1. Some ownership history, submitted by TD Tozer
2. From the "New York Sun" 2.5.1940
On the Sun Deck - Salvaging of the Sailing Ship Ainsdale - Atlantic Adventure.
BY ROBERT WILDER
For sheer adventure and dogged determination in the face of almost insurmountable obstacles no story we have heard in a long time approaches the yarn of the Ainsdale and the men who sailed her into port after she had been abandoned on the high seas.
You have to go back almost twenty-three years for the tale, picking it up on a night in February 1917, when the Ainsdale, a three-masted schooner (should be barque - TPI) was slogging her way through heavy weather. Wind and rain beat upon the ship and she was making heavy going when near dawn a submarine came crashing to the surface and without warning began pouring shells into the unarmed vessel.
Helpless, the Ainsdale’s crew brought the ship about to make a lee into which the lifeboats could be launched and preparations were made to abandon the ship. These maneuvers, however, seemed to excite the suspicion of the submarine’s captain and the firing from the under sea raider was intensified. The crew of the Ainsdale put their boats over as best they could and as they pulled away in the lead-grey light the submarine was still firing. Mist and rain closed down on the scene and the little boats were scattered. Later in the day, battered and storm-tossed they were picked up by a passing ship and taken into port. That should have been the end of the Ainsdale and would have been save for a curious chain of circumstances.
The submarine commander was either frightened off or believed that the sinking of the Ainsdale was only a matter’ of minutes. Anyhow, he submerged leaving the stricken ship to wallow helplessly in the waves. The Ainsdale, however, didn’t sink. For six days she was buffeted about in storm. Water-logged and heavily laden the vessel rolled and pitched, the sea breaking over her continually. On the sixth day a tramp steamer, the Basuto, sighted her. Wise in the way the marine warfare had developed the master of the tramp approached the Ainsdale cautiously, fearing that she was a decoy and that a submarine was lurking in the vicinity. With lookouts on the alert the Basuto edged closer to the abandoned Ainsdale and scanned her for some sign of life. The chief officer asked his superior to allow him to take a boat and a few men and go over to investigate. A boat was put away into the high seas and started for the Ainsdale. It took almost an hour to make the short distance and the lifeboat was threatened with swamping every foot of the way. Working in under the ships lee the chief officer was finally able to board.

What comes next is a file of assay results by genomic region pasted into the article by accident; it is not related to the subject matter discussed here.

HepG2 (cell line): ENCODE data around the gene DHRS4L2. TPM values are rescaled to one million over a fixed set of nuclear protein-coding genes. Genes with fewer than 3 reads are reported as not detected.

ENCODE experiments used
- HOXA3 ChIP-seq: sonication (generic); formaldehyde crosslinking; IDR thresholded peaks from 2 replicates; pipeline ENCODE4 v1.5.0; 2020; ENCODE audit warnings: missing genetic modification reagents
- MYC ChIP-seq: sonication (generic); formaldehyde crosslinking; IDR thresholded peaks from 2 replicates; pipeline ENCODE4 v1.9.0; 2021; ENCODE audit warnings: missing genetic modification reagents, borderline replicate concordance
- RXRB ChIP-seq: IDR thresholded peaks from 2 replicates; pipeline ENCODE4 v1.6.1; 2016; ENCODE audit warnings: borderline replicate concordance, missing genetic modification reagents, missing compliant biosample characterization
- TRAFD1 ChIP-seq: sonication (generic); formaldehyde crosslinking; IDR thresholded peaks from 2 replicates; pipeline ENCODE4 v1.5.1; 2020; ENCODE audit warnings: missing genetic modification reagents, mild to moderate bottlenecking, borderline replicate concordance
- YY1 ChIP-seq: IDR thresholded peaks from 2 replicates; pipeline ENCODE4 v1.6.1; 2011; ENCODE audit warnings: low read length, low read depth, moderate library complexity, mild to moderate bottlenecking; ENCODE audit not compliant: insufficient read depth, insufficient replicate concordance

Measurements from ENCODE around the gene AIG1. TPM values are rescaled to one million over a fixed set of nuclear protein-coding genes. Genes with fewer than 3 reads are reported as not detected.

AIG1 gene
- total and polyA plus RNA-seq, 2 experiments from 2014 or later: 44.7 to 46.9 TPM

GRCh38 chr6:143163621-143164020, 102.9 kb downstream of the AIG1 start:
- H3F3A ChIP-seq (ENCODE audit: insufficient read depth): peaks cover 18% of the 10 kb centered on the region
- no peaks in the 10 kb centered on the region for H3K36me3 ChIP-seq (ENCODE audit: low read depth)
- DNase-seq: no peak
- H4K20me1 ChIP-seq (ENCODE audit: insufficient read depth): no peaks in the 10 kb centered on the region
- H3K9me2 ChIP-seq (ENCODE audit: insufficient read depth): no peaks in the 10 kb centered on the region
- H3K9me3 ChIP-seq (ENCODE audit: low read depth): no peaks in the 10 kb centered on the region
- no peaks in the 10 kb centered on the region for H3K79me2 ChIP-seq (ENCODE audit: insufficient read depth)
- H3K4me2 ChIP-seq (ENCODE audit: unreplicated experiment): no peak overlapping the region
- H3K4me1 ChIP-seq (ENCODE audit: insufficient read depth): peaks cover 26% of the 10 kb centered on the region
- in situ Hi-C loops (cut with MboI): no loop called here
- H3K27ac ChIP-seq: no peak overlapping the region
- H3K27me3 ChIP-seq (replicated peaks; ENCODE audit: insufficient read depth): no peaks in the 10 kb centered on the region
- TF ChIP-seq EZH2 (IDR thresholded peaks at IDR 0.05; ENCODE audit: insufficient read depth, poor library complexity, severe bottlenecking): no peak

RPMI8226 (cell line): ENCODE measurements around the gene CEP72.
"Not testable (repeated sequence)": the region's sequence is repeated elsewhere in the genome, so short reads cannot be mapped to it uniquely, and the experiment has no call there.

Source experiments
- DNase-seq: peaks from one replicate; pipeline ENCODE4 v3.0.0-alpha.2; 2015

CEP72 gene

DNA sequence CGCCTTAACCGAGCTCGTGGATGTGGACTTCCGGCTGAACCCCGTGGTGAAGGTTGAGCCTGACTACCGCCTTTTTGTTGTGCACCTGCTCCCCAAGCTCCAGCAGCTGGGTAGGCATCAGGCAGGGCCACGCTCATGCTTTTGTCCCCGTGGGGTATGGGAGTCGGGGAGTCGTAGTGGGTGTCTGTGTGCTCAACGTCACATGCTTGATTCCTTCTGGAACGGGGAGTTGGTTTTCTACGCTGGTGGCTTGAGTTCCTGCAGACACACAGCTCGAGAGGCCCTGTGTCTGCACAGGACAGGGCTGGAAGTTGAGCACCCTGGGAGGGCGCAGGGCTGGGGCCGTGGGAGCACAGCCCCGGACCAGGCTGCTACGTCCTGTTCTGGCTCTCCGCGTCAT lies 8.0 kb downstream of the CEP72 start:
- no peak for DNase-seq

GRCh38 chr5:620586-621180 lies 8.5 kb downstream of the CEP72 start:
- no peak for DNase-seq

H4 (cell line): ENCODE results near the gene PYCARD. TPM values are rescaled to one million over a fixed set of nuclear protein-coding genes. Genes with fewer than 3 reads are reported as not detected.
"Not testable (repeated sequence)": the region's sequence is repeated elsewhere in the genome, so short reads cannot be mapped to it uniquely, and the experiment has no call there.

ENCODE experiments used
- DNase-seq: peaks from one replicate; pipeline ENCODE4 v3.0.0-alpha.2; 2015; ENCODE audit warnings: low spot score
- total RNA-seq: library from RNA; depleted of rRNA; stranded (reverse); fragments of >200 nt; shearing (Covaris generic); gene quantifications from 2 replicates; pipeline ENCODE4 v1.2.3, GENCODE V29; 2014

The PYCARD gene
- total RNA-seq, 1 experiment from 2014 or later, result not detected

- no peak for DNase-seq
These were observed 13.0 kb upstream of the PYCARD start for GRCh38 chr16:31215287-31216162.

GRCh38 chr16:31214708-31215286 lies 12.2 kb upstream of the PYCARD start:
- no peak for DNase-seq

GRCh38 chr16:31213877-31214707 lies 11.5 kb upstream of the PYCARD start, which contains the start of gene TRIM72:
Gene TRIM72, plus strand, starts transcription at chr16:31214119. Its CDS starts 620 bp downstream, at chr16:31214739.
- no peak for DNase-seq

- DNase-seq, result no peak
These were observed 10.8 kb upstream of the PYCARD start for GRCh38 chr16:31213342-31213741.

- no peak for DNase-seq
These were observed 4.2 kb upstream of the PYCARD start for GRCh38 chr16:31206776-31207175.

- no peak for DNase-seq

With two men he went through the ship, searching hold and cabin and finding nothing save a parrot and a monkey, mascots which the crew in their excitement forgot to take with them. The chief officer then set about making a systematic survey of the waterlogged ship and when he reappeared on deck he was convinced that with a little luck and some seamanship the craft could be salvaged.
The shells from the submarine had shattered the topside of the ship and the wheel had been shot away, the compass was also shattered. What the shells hadn’t smashed the waves, during the six days she was without a crew, had carried away. The hatch tarpaulins and covers were still in place and the Ainsdale floated, although the officer wasn’t sure just how or why. The chief officer reported the condition of the derelict to his captain and volunteered to try and get her into port. Eight men went with him. They rigged a jury wheel and the Basuto took a line and made an attempt to tow the heavy ship. The heavy seas soon convinced every one that this was impossible and finally those aboard the Ainsdale signaled that they would try and work the ship into port without assistance.
The chief officer was the only man aboard the Ainsdale who had had previous experience with a sailing vessel but by driving his little crew and exercising every trick he had learned during his years at sea he kept the vessel moving and afloat.
For ten days, battling against terrific odds the Ainsdale, crying and creaking in every joint, her rigging a crazy tangle, smalled her nose into the sea. On the eleventh day the men found that all of the stores, save a few water-soaked biscuits, had been exhausted.
Late that afternoon the weary officer encountered a British patrol boat. He discovered then that he was only a few miles out of’ his reckoning. A tug was dispatched to the Ainsdale’s assistance hut even this didn’t end the officer’s troubles. A sudden gale whipped up and the tug had to take shelter, leaving the Ainsdale to her own devices.
For another day the Ainsdale drifted about and when the weather abated the crew painfully worked the ship toward the nearest port, taking only a little assistance and that grudgingly from the docking tug which came out to meet them. The salvage job was a true epic of the sea and a feat of consummate seamanship and daring.